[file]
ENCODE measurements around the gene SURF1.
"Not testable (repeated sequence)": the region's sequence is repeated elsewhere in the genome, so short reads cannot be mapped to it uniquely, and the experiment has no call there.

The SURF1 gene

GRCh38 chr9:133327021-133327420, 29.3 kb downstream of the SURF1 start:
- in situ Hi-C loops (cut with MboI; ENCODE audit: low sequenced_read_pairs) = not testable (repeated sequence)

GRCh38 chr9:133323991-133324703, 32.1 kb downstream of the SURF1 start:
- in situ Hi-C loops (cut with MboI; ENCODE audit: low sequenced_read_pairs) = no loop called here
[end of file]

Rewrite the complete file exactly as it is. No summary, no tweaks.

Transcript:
ENCODE measurements around the gene SURF1.
"Not testable (repeated sequence)": the region's sequence is repeated elsewhere in the genome, so short reads cannot be mapped to it uniquely, and the experiment has no call there.

The SURF1 gene

GRCh38 chr9:133327021-133327420, 29.3 kb downstream of the SURF1 start:
- in situ Hi-C loops (cut with MboI; ENCODE audit: low sequenced_read_pairs) = not testable (repeated sequence)

GRCh38 chr9:133323991-133324703, 32.1 kb downstream of the SURF1 start:
- in situ Hi-C loops (cut with MboI; ENCODE audit: low sequenced_read_pairs) = no loop called here